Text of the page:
Individual and population dietary specialization decline in fin whales during a period of ecosystem shift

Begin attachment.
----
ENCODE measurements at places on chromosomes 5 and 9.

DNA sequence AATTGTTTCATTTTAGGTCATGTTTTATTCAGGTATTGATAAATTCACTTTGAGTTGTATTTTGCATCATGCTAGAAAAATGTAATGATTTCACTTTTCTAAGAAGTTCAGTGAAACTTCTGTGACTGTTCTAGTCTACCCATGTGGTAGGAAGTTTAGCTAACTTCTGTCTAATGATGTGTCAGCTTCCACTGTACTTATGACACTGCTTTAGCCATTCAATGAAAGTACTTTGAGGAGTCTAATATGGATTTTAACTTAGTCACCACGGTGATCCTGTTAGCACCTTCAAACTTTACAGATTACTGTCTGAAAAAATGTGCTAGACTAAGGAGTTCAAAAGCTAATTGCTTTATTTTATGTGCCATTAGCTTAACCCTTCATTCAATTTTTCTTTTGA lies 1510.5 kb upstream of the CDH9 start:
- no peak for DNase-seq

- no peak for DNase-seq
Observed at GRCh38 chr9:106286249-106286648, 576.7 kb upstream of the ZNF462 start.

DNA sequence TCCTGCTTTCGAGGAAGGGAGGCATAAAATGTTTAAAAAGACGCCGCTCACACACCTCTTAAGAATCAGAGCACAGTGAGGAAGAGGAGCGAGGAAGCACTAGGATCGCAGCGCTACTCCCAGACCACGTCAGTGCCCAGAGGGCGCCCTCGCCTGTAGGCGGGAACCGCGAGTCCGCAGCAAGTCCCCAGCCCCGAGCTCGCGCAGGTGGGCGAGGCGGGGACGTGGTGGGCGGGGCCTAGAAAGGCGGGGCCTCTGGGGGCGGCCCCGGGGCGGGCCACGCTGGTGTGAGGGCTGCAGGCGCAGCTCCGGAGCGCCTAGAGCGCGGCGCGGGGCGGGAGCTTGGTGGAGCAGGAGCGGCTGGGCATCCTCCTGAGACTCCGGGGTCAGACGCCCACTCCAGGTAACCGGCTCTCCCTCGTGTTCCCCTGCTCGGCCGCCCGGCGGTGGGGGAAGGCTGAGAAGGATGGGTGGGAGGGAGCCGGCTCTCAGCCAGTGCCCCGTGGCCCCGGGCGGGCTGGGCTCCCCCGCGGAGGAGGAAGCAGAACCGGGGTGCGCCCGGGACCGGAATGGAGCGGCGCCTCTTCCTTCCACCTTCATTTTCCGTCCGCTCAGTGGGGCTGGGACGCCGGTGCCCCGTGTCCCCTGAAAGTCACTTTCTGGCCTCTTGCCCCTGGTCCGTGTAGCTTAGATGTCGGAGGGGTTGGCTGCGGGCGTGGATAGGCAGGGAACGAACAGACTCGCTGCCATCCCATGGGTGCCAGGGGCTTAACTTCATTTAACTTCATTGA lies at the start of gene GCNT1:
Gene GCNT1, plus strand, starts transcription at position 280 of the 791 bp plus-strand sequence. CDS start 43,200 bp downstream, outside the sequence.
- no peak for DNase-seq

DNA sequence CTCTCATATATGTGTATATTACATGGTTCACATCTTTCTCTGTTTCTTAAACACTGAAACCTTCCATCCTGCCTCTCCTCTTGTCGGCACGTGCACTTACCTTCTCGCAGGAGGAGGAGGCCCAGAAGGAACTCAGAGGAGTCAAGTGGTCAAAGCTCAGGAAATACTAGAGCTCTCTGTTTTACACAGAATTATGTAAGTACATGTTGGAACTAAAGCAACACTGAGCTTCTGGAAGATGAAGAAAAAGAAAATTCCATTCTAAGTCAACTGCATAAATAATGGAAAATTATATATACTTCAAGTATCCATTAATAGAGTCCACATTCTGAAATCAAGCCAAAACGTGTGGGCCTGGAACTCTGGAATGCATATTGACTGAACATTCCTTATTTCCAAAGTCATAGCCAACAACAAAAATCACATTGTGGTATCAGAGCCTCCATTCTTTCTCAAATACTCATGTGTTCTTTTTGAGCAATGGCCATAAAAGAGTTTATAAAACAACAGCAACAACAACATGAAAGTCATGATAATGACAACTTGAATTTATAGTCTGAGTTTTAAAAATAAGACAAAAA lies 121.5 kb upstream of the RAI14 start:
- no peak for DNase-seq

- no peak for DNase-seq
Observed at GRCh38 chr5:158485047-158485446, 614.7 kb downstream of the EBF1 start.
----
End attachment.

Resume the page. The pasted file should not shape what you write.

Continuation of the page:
This study sought to estimate the effect of an anthropogenic and climate-driven change in prey availability on the degree of individual and population specialization of a large marine predator, the fin whale (Balaenoptera physalus) in the estuary and the gulf of St. Lawrence (eastern Canada). Specifically, we here examine the trophic niche specialisation of fin whales, at the individual and population levels using both Fatty acid trophic markers and stable isotopes, during a known ecosystem shift in the EGSL. We examined skin biopsies from 99 fin whales sampled in the St. Lawrence Estuary (Canada) over a nine year period (1998—2006) during which environmental change was documented. We analyzed stable isotope ratios in skin and fatty acid signatures in blubber samples of whales, as well as in seven potential prey species throughout the estuary and the gulf of St. Lawrence.